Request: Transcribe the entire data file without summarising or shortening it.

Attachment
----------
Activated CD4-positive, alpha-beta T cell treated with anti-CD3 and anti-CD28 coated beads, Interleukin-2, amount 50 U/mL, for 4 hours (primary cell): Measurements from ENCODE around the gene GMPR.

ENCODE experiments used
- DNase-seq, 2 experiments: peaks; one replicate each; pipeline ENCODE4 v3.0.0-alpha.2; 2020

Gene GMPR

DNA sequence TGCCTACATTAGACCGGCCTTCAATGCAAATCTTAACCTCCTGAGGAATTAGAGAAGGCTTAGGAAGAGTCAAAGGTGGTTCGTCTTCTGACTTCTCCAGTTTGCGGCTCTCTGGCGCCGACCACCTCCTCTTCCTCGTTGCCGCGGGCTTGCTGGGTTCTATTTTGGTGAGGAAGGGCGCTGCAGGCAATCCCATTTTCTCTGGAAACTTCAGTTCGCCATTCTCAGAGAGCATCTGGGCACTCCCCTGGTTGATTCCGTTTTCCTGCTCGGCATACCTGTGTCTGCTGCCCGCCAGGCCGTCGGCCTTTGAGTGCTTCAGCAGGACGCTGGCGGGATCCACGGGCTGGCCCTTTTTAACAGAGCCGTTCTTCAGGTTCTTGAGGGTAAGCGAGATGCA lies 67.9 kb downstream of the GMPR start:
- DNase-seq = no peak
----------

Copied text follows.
Activated CD4-positive, alpha-beta T cell treated with anti-CD3 and anti-CD28 coated beads, Interleukin-2, amount 50 U/mL, for 4 hours (primary cell): Measurements from ENCODE around the gene GMPR.

ENCODE experiments used
- DNase-seq, 2 experiments: peaks; one replicate each; pipeline ENCODE4 v3.0.0-alpha.2; 2020

Gene GMPR

DNA sequence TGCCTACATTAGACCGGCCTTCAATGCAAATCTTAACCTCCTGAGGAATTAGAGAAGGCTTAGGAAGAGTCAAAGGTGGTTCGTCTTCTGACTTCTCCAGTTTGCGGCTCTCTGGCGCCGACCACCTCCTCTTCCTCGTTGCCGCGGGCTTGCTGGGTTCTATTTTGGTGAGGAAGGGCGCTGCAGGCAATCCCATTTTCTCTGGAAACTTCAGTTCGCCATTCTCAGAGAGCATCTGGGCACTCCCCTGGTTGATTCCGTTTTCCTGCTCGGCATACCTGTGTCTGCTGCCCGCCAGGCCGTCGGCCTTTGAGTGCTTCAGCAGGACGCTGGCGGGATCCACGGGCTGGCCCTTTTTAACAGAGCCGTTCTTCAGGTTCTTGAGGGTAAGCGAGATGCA lies 67.9 kb downstream of the GMPR start:
- DNase-seq = no peak